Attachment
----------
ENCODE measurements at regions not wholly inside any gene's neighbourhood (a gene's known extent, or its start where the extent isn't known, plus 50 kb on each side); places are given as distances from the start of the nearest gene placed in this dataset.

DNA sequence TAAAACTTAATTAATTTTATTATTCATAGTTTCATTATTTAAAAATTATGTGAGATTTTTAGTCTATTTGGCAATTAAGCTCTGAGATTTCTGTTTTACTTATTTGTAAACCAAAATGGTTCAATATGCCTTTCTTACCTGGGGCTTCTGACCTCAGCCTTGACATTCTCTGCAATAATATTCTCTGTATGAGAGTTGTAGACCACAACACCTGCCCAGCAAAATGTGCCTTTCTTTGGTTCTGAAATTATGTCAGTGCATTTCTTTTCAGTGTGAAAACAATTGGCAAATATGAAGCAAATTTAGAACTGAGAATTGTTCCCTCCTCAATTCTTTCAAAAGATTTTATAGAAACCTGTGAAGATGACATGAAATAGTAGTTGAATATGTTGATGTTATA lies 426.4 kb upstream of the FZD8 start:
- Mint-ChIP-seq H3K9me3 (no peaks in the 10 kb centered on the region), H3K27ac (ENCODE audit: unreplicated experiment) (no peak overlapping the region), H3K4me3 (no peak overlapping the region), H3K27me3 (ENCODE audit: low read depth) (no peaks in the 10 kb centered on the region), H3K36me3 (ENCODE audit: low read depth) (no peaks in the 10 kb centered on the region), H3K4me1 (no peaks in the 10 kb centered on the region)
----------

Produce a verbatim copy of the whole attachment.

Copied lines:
ENCODE measurements at regions not wholly inside any gene's neighbourhood (a gene's known extent, or its start where the extent isn't known, plus 50 kb on each side); places are given as distances from the start of the nearest gene placed in this dataset.

DNA sequence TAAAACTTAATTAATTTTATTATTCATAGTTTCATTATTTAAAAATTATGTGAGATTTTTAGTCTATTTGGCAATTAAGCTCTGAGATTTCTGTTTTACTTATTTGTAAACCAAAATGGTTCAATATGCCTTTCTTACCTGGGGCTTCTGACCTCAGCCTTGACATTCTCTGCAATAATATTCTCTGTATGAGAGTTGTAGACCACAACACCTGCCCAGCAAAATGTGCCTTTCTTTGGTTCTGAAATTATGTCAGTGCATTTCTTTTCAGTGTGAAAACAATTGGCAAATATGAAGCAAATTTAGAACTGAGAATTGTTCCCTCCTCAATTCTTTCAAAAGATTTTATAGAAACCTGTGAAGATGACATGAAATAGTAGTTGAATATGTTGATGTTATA lies 426.4 kb upstream of the FZD8 start:
- Mint-ChIP-seq H3K9me3 (no peaks in the 10 kb centered on the region), H3K27ac (ENCODE audit: unreplicated experiment) (no peak overlapping the region), H3K4me3 (no peak overlapping the region), H3K27me3 (ENCODE audit: low read depth) (no peaks in the 10 kb centered on the region), H3K36me3 (ENCODE audit: low read depth) (no peaks in the 10 kb centered on the region), H3K4me1 (no peaks in the 10 kb centered on the region)